Structural cell biology of bacterial biofilm formation
Rather than living as single, isolated cells in liquid cultures, most bacteria on this planet form macroscopic, surface-attached, multi-cellular communities known as biofilms. Bacterial biofilms play a role in many diseases and medical conditions including cystic fibrosis, bone, wound and urinary tract infections. Bacterial cells in a biofilm community show increased tolerance to antibiotics, making medical treatment difficult. Understanding this fundamental bacterial developmental process is therefore critical to understand the colonization process of pathogenic bacteria.
The goal of our group is to apply structural and cell biology techniques to study general principles governing bacterial biofilm formation. We use electron cryomicroscopy (cryo-EM) and tomography (cryo-ET) to resolve structures of molecules that mediate biofilm formation. Correlated light and electron microscopy (CLEM) and mass spectrometry (MS) are used to support our investigations. We combine in vitro reconstitution of key molecules with in vivo imaging to understand how bacteria form biofilms.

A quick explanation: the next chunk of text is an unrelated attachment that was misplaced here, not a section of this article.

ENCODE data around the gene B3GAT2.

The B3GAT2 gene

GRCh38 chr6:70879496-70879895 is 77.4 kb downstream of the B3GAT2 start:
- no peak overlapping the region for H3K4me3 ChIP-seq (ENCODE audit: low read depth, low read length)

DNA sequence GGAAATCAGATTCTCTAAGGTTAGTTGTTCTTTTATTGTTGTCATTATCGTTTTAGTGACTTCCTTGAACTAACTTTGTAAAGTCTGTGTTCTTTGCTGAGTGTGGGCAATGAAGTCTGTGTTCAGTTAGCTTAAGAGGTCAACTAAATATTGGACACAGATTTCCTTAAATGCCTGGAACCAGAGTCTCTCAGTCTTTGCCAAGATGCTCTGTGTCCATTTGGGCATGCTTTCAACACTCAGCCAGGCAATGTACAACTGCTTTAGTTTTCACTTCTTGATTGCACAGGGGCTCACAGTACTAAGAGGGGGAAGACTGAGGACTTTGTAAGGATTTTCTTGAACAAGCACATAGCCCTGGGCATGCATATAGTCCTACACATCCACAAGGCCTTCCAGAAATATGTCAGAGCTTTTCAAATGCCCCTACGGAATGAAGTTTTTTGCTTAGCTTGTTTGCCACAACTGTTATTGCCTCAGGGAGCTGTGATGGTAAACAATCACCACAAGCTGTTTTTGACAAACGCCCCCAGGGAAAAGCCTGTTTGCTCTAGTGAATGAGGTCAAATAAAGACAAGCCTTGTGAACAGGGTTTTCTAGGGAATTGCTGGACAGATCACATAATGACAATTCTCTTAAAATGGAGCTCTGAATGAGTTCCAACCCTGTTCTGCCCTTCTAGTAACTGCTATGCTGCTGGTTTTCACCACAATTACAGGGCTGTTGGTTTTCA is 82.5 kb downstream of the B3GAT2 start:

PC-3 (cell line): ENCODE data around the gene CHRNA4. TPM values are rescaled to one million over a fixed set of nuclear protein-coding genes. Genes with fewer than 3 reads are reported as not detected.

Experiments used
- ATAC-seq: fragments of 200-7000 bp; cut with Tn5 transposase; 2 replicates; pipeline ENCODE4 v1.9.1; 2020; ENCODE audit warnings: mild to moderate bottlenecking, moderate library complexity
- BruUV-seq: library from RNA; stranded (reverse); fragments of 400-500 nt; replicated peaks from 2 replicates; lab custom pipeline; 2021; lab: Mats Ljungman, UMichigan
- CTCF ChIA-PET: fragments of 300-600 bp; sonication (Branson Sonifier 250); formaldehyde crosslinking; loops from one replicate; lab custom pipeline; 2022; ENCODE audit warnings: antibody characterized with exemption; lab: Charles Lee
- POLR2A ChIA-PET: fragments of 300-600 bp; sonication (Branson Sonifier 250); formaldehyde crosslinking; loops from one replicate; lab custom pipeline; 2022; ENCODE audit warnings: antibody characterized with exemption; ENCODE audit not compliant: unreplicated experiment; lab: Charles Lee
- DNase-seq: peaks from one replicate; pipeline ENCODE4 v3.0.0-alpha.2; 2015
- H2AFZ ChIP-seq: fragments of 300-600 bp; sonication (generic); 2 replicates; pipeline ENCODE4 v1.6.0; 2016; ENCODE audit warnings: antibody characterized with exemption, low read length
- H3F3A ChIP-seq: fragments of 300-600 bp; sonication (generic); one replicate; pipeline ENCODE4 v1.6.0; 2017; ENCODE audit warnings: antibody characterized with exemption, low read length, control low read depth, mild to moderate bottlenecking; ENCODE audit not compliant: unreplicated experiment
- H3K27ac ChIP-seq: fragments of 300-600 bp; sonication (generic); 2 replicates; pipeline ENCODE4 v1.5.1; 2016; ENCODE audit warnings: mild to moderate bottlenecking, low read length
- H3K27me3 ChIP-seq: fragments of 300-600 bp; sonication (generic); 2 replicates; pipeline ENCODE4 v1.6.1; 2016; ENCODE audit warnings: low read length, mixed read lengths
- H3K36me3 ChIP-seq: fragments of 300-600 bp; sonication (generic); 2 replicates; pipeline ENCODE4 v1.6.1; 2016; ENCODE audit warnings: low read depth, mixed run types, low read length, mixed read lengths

Scientists interested in our work are welcome to contact Tanmay Bharat (email@example.com) for more details. We have positions available at all levels.
For a full publication list click here
Cell, 23rd January in press
Structure, 26 879-886
Nature Microbiology, 2 17059
Nature 523, 106-110
Structure 23, 1743-1753
Nature 487, 385-389